Presentation on theme: "CHW Scope of Practice & Statewide Curriculum. Overview of CHW core role and scope of practice Review of MN CHW certificate curriculum Overview of."— Presentation transcript:
Overview of CHW core role and scope of practice Review of MN CHW certificate curriculum Overview of how CHWs reduce health inequities Review the Triple Aim and CHWs
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Community Health Workers (CHWs) come from the communities they serve, building trust and vital relationships. This trusting relationship enables the CHWs to be effective links between their own communities and systems of care. This crucial relationship significantly lowers health disparities in Minnesota because CHWs: provide access to services, improve the quality and cultural competence of care, create an effective system of chronic disease management, and increase the health knowledge and self sufficiency of underserved populations.
Critical Links: Community Health Workers Critical Links: Community Health Workers DVD produced by the Blue Cross and Blue Shield of Minnesota Foundation Available to be viewed on YouTube
Role 1: Bridge the gap between communities and the health and social service systems. Role 2: Navigate the health and human services system Role 3: Advocate for individual and community needs Role 4: Provide direct services. Role 5: Build individual and community capacity.
In 2009, the U.S. Department of Labor announced a Standard Occupational Classification for CHWs. The umbrella term "community health worker" refers to individuals alternately known as outreach worker, Community Health Representative, promotor (a) de salud, and patient navigator.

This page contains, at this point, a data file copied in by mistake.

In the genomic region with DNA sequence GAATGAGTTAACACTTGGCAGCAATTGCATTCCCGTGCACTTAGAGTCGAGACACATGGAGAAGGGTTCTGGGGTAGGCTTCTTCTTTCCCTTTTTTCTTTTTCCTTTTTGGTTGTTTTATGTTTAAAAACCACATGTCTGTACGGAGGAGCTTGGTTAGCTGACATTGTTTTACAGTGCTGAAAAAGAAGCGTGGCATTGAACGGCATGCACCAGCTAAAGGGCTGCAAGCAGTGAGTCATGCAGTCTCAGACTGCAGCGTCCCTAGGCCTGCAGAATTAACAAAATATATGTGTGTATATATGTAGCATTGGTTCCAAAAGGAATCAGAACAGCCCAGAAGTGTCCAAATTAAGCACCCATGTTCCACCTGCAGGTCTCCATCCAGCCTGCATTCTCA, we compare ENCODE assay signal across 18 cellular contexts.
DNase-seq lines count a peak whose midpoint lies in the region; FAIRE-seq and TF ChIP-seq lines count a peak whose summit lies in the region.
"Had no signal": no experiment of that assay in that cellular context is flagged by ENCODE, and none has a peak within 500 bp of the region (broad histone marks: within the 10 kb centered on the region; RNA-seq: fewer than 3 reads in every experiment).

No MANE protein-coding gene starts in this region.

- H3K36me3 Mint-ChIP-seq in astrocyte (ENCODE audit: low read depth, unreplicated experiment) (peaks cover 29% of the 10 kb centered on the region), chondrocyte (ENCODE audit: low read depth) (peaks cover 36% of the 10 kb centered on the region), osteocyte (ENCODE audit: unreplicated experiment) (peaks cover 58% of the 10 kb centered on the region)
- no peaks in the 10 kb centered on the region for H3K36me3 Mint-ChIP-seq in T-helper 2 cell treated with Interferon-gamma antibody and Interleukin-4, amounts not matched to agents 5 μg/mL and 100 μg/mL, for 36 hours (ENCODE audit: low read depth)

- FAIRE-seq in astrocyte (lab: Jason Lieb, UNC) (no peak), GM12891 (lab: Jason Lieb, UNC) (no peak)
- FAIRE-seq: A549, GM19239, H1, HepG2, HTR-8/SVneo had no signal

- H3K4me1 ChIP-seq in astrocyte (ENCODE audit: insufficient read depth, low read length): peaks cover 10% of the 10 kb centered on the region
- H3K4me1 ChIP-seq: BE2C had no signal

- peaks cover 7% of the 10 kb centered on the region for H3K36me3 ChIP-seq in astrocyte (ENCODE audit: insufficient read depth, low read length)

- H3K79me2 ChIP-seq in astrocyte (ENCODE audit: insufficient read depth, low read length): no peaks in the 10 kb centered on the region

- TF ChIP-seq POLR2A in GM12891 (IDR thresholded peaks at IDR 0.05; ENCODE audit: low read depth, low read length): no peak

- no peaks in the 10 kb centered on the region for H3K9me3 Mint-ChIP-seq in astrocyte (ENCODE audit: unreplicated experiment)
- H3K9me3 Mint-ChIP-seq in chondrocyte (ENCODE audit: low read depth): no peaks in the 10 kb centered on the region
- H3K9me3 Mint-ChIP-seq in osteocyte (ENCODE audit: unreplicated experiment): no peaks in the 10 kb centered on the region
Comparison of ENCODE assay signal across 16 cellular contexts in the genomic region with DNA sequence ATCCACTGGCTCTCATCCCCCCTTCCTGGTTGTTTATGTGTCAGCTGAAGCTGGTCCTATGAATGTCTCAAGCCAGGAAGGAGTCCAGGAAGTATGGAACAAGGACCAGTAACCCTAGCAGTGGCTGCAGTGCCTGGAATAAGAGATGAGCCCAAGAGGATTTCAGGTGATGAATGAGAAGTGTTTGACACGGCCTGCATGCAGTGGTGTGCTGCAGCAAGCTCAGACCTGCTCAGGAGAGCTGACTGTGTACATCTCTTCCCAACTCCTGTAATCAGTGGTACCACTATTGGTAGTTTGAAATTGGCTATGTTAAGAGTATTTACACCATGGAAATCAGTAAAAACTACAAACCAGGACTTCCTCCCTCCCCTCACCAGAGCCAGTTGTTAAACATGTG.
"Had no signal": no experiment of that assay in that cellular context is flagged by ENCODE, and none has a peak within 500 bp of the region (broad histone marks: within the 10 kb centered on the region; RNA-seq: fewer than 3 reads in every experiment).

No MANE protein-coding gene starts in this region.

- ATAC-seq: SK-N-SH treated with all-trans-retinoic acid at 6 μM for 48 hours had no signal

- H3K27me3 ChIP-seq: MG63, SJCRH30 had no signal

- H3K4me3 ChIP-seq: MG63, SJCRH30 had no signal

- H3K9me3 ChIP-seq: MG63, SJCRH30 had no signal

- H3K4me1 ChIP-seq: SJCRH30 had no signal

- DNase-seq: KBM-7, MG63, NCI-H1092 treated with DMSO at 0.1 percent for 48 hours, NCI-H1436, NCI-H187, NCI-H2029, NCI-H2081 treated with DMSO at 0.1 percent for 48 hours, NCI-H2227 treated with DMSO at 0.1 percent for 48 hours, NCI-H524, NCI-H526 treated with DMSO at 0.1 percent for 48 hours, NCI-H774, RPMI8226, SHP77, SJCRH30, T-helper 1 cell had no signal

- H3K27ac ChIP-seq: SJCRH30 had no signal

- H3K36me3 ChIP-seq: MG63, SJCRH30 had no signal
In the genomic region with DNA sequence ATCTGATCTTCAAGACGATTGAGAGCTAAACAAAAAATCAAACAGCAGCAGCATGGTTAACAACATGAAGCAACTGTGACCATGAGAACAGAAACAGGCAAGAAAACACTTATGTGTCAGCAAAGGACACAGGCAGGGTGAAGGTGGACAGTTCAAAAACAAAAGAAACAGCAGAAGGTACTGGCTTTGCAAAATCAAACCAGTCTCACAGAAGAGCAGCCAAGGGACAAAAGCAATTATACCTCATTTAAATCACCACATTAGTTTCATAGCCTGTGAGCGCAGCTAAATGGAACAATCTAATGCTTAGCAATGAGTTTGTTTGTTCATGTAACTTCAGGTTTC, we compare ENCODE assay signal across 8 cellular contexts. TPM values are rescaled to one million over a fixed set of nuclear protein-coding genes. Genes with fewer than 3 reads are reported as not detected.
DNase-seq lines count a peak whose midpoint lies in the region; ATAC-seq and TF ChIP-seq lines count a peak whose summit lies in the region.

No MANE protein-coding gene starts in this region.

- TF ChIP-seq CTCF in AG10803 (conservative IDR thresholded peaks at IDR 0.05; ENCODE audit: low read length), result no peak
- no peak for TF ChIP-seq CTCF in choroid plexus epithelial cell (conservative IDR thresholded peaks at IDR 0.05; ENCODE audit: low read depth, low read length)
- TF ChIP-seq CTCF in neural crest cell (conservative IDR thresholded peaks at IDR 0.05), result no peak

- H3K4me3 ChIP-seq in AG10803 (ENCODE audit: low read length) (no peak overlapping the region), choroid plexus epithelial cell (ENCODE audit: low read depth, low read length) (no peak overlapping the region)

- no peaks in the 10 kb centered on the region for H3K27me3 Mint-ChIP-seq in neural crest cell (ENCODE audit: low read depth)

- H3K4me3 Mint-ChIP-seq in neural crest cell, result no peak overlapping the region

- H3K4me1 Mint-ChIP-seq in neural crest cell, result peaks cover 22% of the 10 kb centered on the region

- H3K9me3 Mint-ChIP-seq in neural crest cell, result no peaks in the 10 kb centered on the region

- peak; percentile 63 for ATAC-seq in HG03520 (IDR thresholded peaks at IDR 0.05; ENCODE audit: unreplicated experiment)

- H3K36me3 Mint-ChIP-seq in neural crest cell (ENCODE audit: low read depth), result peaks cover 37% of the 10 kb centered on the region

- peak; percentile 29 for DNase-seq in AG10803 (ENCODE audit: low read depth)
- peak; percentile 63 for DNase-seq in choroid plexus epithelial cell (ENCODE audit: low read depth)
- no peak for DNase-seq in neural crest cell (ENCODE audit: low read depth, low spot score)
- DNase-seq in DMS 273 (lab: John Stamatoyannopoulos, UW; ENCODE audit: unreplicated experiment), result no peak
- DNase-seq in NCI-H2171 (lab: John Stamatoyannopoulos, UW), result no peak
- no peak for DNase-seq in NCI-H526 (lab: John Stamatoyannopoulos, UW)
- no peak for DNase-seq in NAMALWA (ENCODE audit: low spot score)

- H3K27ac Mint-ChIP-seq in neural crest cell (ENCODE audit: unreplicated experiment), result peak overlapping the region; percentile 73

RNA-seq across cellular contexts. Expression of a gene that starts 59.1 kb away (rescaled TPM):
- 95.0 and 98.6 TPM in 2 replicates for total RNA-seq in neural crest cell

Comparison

Pilot of CHW curriculum began in 2005 with an 11 credit certificate program Curriculum was updated in 2010 to a 14 credits Curriculum is a model program in U.S. Curriculum is offered free to higher education institutions in MN Credits provide educational pathway
Core Competencies Role, Advocacy, and Outreach (2 cr) Organization and Resources (2 cr) Legal and Ethical Responsibilities (1 cr) Coordination, Documentation and Reporting (1 cr) Teaching and Building Capacity (2 cr) Communication and Cultural Competence (2 cr) Health Promotion Competencies (3 cr) Student Field Internship (2 cr)
Role, Advocacy, and Outreach This course focuses on the CHW’s personal safety, self care and personal wellness and on the promotion of health and disease prevention for clients.
Organization and Resources: Community and Personal Strategies This course focuses on the CHW’s knowledge of the community and the ability to prioritize and organize work. Emphasis is on the use of and critical analysis of resources and on problem solving.
Teaching and Capacity Building This course focuses on the CHW’s role in teaching and increasing the capacity of the community and of the client to access the health care system. Emphasis is on establishing healthy lifestyles and clients developing agreements to take responsibility for achieving health goals. Students learn about and practice methods for planning, developing and implementing plans with clients to promote wellness.
Legal and Ethical Responsibilities This course focuses on the legal and ethical dimensions of the CHWs’ role. Included are boundaries of the CHW position, agency policies, confidentiality, liability, mandatory reporting and cultural issues that can influence legal and ethical responsibilities.